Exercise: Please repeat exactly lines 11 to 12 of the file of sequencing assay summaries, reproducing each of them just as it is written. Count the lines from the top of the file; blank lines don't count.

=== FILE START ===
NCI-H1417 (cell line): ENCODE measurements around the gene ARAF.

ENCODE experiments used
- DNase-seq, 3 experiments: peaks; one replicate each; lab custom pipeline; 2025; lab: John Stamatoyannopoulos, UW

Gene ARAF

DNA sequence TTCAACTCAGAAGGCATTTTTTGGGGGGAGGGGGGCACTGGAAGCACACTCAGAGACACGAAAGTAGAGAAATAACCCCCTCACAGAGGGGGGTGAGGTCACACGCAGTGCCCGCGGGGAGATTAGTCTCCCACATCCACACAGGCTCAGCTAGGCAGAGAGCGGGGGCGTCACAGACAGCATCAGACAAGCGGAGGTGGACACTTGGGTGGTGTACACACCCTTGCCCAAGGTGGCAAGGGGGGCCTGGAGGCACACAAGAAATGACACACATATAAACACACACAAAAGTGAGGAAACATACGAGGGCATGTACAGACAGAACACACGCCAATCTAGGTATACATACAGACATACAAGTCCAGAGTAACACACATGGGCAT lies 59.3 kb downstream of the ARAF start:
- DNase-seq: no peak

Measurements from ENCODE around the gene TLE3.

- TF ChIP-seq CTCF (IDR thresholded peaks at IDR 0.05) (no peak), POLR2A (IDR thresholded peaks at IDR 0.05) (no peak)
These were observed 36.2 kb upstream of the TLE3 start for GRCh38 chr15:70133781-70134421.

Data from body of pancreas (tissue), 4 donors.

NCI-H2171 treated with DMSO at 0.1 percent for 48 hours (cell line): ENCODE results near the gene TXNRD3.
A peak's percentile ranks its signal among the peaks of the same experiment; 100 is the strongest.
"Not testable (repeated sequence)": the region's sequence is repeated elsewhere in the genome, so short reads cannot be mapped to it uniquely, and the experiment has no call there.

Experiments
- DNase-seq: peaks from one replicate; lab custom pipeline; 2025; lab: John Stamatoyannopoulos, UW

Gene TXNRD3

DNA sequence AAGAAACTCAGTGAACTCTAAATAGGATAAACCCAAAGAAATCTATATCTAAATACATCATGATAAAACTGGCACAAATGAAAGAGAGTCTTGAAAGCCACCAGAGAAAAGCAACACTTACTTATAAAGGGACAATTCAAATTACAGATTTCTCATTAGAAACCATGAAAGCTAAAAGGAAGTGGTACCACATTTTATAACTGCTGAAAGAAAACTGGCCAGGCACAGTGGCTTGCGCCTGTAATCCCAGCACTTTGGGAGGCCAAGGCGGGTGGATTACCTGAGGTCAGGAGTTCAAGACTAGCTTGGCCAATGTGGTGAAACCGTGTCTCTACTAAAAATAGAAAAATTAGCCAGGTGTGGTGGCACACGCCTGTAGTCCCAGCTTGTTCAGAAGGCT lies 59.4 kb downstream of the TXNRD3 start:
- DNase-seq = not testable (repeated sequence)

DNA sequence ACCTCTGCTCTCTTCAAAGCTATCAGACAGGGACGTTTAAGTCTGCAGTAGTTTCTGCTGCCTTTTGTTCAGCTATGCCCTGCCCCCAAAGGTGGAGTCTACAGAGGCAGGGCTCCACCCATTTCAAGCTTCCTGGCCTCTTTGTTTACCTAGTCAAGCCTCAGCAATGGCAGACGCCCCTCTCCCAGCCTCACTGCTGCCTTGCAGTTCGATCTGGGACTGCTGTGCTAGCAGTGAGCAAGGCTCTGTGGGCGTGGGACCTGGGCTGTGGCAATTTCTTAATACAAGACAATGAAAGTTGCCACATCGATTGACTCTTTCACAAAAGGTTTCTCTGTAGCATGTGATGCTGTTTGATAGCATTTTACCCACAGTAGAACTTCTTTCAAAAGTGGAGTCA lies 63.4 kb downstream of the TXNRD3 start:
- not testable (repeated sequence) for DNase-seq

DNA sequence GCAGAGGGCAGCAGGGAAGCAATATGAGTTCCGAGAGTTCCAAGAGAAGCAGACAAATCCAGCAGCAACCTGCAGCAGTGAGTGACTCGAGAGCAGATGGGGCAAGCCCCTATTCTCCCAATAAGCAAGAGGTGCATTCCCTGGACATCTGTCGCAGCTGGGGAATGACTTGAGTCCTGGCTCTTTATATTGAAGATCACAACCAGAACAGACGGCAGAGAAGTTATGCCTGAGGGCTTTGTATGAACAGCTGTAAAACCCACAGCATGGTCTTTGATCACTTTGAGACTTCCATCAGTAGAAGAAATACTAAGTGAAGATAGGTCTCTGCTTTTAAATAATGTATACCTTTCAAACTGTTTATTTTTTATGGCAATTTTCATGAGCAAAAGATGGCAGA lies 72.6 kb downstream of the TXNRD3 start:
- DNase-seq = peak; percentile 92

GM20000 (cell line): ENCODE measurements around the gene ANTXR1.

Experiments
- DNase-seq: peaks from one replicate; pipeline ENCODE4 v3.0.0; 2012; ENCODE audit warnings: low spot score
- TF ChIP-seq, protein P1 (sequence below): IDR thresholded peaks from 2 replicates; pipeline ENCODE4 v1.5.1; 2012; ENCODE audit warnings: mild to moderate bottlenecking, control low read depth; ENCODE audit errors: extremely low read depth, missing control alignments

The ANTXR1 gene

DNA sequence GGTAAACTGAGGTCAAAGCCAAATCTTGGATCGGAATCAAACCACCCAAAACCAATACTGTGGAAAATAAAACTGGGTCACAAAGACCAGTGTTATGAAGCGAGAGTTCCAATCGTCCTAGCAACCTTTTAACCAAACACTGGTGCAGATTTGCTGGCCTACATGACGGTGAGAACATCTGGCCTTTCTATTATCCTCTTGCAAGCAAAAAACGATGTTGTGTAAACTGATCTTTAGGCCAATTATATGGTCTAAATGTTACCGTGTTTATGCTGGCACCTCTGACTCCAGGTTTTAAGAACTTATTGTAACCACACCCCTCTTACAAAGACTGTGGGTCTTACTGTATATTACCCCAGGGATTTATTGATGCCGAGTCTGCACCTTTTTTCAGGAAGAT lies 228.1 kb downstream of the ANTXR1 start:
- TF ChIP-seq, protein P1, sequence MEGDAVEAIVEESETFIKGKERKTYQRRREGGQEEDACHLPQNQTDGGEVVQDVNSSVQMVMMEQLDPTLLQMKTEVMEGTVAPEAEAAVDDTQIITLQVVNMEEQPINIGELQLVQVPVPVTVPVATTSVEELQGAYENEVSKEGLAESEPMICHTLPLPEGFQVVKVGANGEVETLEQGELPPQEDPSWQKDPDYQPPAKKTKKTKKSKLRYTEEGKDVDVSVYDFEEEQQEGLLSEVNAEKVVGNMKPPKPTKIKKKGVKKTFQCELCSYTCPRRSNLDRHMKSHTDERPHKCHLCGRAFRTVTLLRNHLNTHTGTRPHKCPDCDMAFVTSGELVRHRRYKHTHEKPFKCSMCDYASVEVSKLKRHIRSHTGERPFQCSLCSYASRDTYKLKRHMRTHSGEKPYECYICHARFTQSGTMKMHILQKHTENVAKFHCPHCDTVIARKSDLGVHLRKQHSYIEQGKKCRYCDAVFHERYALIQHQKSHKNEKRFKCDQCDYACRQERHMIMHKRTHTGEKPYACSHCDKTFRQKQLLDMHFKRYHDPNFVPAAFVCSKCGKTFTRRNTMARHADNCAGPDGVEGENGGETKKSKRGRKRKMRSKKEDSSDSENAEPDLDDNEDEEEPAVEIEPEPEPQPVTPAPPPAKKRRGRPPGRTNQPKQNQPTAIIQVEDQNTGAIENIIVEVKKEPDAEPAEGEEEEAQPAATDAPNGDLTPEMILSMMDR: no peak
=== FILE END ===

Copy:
NCI-H2171 treated with DMSO at 0.1 percent for 48 hours (cell line): ENCODE results near the gene TXNRD3.
A peak's percentile ranks its signal among the peaks of the same experiment; 100 is the strongest.